Does Posture even matter?

Does Posture even matter? Posture is something that seems to go by the wayside as we get older or even just as we lead sedentary lifestyles. This can also happen in younger individuals who spend lots of time sitting over textbooks/homework and computers/cellphones. We spend most of our lives sitting forward, soon even upon standing and walking this posture begins to feel normal. Many times, it even feels comfortable to let those postural muscles chill out and it isn’t until you see your reflection in the mirror or a picture from an event that you start to think “when did I become so hunched over?”. But there are other reasons that it does matter, the health of your shoulders and neck.
Posture itself is a habit, and this habit can be changed with a lot of self-awareness and constant diligence. Some situations can occur with aging or there are spinal conditions where the upper back is structurally rounded, and we call this Kyphosis. It is not to say that Kyphosis makes it impossible to regain some function or motion in the spine, but full correction of this posture can be very difficult. There is always a good reason to try to correct your posture, not only will it make you feel more confident and attractive, but you can avoid or even fix issues with your neck and shoulders. While it can be comfortable to sit with bad posture for short periods more people will find that with sustaining this posture over long periods that the neck, upper to mid or low back begins to hurt.
Why does bad posture hurt my neck? The rounded posture that I am speaking of puts the cervical spine in a precarious position that is abnormal for the natural curve of the spine. From the cervical, thoracic, lumbar and sacral spine there is a natural curve that all parts are meant to follow. These natural curves of the spine are the optimal positions for the trunk in relation to the connecting bony and muscular structures. In these proper positions, the body is most capable of performing activities without injury or stress to the spine itself or the connecting areas such as the shoulders.
How does bad posture hurt my shoulders? The relationship between the neck and shoulders is closely tied as the muscles that run through the back assist with motions through the shoulders and the upper trunk. Additionally, on the back, there are bony structures called the scapula or shoulder blades. The shoulder blade moves in relation to the humerus such as when lifting your arm overhead. If the scapula does not move in perfect conjunction with the ball in socket movement occurring at the head of the humerus it can disrupt the ability to move the arm in most directions. For example, if you lift your arm straight ahead and motion occurred from the glenohumeral (shoulder) joint alone and without assistance from the scapula, you would only be able to raise your arm 60 degrees. To put that in perspective 60 degrees is only a third of the range you should have, as in order to have your arm all the way up and straight with your head is 180 degrees. Another thing to consider when the shoulders are rounded forward is the reduction of space and unnecessary pressure put on the many tendons running around and under the bony structures of the shoulder girdle, and this is a large contributor to the dreaded condition coined “impingement”.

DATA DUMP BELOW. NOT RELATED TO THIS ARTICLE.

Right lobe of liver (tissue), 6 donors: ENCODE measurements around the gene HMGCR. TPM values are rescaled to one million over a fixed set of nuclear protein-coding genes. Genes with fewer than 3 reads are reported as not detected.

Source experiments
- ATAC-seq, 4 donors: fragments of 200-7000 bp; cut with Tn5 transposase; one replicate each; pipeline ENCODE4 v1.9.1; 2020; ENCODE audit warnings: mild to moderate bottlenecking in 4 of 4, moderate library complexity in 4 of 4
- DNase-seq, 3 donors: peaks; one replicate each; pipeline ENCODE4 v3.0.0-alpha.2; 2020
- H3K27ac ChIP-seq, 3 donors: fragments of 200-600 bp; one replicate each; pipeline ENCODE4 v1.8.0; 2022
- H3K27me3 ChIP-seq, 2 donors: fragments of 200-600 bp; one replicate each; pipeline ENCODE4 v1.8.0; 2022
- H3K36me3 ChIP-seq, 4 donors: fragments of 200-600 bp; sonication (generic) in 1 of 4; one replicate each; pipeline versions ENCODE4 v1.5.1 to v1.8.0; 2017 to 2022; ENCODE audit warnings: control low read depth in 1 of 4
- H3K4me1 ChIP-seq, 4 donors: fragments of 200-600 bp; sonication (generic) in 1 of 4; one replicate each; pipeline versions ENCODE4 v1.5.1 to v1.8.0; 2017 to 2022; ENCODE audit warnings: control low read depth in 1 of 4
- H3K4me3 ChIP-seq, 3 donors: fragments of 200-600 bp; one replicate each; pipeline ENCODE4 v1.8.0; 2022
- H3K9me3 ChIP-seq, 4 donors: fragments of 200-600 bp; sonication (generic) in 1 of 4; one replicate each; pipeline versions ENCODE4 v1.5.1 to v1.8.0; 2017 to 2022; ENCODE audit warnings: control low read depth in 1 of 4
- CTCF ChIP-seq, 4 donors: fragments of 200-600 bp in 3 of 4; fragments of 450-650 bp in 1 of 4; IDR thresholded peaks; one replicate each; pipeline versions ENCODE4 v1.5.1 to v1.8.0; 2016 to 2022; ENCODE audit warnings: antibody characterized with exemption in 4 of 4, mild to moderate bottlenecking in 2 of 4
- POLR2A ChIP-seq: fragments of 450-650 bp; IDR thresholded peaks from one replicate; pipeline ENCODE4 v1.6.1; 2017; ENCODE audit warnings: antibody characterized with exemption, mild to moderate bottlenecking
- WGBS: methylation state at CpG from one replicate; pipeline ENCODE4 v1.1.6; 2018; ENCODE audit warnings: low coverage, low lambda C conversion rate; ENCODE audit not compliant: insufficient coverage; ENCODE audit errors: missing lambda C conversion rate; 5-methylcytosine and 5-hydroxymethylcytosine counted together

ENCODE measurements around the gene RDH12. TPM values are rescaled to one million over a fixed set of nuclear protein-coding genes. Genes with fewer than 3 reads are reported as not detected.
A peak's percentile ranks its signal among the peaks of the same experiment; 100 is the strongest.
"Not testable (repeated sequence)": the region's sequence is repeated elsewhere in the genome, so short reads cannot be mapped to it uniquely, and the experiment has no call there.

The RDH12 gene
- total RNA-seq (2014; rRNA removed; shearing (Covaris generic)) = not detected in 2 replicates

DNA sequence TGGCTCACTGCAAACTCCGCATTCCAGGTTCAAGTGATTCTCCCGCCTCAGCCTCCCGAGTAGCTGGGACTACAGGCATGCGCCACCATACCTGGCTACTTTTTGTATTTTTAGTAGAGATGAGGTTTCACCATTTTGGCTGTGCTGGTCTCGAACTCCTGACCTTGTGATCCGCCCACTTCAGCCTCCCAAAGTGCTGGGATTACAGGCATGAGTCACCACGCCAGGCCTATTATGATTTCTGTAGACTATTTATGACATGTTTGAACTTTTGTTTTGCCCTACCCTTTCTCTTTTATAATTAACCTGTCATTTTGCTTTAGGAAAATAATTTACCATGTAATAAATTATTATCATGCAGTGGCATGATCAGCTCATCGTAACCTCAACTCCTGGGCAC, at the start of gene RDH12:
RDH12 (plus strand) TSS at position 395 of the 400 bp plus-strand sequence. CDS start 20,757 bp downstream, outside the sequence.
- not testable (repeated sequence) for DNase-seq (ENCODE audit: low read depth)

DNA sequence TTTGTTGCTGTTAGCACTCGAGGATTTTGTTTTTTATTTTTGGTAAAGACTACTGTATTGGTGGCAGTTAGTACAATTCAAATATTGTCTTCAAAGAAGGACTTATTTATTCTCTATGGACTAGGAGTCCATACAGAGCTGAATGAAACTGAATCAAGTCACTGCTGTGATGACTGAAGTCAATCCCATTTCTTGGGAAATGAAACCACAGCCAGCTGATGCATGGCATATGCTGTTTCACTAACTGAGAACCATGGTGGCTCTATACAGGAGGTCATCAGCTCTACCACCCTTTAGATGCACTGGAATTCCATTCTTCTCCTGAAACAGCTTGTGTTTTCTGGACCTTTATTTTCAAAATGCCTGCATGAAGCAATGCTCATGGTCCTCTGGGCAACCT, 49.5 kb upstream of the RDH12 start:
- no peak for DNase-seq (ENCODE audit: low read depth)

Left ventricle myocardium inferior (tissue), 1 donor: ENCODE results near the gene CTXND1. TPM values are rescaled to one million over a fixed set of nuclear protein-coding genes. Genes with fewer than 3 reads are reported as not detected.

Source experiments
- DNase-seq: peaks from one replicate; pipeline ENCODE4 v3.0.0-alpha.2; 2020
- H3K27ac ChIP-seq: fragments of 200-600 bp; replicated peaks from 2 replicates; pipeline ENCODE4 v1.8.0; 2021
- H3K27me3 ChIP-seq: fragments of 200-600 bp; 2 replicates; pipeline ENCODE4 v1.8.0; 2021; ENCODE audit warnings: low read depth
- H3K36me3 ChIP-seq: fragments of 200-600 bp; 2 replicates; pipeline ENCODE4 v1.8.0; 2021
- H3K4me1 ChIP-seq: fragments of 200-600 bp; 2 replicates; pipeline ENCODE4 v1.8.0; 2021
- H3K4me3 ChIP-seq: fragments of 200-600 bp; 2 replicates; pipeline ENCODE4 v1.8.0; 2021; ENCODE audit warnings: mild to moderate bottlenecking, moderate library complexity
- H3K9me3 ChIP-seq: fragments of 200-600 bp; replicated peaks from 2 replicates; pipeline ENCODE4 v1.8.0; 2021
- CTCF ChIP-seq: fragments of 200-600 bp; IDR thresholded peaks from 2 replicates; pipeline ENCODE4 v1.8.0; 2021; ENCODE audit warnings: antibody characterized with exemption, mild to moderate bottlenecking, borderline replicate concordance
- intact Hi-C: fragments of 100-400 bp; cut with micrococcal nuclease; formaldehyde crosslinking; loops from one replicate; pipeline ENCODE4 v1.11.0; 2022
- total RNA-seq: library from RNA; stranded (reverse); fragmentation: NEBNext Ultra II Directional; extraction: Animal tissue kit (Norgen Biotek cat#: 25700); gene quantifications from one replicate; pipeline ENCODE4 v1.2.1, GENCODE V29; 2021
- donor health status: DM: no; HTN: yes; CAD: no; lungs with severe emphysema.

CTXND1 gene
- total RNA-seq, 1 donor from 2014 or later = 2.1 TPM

Okay, so how does physical therapy help with that? Your physical therapist will assign pectoral stretches and scapular strengthening exercises as well as activities that help to reintegrate good posture into daily activities. As bad posture is sustained day in and day out the pec and chest muscles become tight and the scapular muscles become loose and week. Hence the reasoning that the shoulders become rounded and slumped and the shoulder blades rest far apart or even “wing” outward. Activities within physical therapy will help you to re-establish what it feels like to be in good postural positioning via shoulder blade squeezes and activities such as laying over a foam roll which will stretch open the chest and pull the shoulders back. Especially at the point, that shoulder impingement is occurring, it would be beneficial to strengthen the muscles of the rotator cuff. As the rotator cuff muscles have a long all-day everyday job, these activities will be best as high reps and low weight. Additionally, to help re-establish good arthrokinematics that will avoid “pinching” or irritation at the shoulder, your Physical therapist will perform shoulder and shoulder blade mobilizations to help establish a good rhythm between these essential structures.
You don’t have to have the posture of a cadet at attention in every lasting moment, but I do think you’ll be amazed at how much correcting this issue will help existing or developing issues in the neck and shoulders.
Content provided by Lauren Cahn, CPTA